LITTLE ROCK (AP) - Opponents of expanded gambling in Hot Springs and West Memphis told the Arkansas Supreme Court today that the racetracks shouldn't have been able to decide whether county or city voters should authorize the games.
Family Action Council attorney Martha Adcock argues that the 2005 law gave Oaklawn Park and Southland Park power akin to that of a government.
Legislators approved a measure that permitted local voters to decide whether to allow electronic games of skill in their cities. Later that year, voters in West Memphis and Hot Springs passed the resolutions. The Family Council says voters in Garland and Crittenden counties should have been able to vote.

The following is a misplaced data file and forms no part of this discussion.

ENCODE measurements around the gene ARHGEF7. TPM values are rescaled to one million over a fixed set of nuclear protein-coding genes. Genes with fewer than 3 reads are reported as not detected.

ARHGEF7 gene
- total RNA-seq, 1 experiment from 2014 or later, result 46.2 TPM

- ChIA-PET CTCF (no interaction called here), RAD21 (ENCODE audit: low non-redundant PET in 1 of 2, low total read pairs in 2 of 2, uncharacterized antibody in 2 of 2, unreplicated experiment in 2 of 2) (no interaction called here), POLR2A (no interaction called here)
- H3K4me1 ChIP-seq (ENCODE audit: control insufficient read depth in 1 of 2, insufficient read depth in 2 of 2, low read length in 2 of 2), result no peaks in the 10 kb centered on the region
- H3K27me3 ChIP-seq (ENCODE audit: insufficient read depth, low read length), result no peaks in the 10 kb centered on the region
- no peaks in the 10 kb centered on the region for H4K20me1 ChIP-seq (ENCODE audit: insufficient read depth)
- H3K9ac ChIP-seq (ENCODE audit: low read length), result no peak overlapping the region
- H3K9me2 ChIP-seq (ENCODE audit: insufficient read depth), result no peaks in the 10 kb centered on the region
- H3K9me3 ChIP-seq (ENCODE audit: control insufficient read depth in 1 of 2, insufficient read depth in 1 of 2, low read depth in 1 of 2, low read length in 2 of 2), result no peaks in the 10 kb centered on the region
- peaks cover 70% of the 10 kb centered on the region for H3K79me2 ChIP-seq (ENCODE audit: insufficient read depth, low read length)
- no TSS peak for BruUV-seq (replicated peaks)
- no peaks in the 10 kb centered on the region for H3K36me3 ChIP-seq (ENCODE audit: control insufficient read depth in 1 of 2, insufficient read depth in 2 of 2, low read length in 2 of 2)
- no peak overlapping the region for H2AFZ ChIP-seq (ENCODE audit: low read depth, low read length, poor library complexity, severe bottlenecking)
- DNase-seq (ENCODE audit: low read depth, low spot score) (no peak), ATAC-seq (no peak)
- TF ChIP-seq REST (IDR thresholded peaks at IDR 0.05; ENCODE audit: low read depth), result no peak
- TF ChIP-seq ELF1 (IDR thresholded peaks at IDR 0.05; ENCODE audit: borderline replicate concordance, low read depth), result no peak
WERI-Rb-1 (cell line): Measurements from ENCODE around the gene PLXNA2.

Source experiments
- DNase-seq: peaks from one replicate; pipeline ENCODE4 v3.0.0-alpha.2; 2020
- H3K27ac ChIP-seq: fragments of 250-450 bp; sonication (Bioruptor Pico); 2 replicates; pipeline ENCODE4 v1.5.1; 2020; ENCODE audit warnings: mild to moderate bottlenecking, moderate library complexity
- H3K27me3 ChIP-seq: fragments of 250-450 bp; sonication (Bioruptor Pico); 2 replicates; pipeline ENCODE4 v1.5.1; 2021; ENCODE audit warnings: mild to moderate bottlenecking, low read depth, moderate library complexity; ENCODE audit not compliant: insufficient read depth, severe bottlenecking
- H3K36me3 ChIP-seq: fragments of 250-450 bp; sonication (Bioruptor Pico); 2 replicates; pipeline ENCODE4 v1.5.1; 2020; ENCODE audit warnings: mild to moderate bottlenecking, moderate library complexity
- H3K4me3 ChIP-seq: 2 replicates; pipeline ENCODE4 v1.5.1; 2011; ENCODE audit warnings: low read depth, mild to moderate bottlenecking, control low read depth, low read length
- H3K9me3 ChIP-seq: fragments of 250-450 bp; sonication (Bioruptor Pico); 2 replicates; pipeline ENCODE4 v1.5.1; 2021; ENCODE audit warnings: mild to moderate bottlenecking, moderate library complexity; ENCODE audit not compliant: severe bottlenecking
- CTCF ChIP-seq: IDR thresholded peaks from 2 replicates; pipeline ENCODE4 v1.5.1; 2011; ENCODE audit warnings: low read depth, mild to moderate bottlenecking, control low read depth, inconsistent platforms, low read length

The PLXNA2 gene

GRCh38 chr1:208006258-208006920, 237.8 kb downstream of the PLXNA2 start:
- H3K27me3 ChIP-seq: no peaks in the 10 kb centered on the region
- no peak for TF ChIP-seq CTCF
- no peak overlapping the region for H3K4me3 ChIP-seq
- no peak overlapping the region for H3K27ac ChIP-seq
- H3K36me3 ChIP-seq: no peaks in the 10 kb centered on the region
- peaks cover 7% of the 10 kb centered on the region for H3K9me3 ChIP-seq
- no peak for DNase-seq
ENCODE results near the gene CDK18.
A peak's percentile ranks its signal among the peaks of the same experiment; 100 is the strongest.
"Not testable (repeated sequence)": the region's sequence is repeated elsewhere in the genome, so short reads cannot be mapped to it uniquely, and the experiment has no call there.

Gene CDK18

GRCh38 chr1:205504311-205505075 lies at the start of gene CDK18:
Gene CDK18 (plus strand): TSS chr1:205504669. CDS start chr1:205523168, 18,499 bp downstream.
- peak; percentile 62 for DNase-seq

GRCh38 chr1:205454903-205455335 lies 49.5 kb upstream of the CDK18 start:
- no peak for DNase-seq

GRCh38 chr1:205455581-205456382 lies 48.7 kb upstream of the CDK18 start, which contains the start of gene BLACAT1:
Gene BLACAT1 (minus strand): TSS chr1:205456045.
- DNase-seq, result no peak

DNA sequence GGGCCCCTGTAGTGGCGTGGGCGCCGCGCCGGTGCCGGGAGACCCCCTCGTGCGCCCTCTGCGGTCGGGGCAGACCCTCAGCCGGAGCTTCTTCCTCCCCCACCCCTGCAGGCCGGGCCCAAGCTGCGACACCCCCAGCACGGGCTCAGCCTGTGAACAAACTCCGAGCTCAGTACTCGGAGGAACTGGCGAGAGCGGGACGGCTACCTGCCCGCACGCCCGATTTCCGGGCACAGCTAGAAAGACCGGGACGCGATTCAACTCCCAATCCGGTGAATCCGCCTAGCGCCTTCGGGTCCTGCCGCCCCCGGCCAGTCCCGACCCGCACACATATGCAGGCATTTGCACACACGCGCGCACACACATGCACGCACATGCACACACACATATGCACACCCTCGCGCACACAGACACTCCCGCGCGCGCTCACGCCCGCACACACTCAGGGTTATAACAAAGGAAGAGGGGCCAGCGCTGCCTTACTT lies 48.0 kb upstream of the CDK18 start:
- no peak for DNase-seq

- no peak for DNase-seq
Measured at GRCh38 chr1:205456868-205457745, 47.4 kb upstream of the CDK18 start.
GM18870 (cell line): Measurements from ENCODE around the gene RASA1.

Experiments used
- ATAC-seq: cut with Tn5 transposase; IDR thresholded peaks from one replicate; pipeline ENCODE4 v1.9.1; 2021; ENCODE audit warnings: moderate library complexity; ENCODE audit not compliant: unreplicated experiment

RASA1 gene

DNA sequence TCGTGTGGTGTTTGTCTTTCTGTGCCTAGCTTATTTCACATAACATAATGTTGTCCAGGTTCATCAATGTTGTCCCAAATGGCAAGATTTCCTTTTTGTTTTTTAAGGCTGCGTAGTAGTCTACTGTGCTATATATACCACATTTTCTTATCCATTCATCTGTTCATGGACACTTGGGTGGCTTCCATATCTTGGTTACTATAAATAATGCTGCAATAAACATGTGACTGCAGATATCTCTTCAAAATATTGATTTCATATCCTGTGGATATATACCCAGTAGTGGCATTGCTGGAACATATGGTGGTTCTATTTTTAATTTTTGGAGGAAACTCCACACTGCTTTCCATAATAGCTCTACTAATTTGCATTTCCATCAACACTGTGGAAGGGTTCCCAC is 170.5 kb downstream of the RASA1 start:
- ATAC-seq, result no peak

Oaklawn attorney Jim Simpson told justices that the state attorney general, the legislature, voters and two different lower courts, had agreed with the law so far. He said the expanding gaming would help the tracks compete in the industry.
Southland attorney Kent Rubens told justices the law gave the tracks no unlawful delegation of powers and that the Legislature had not exceeded its own power in passing the law.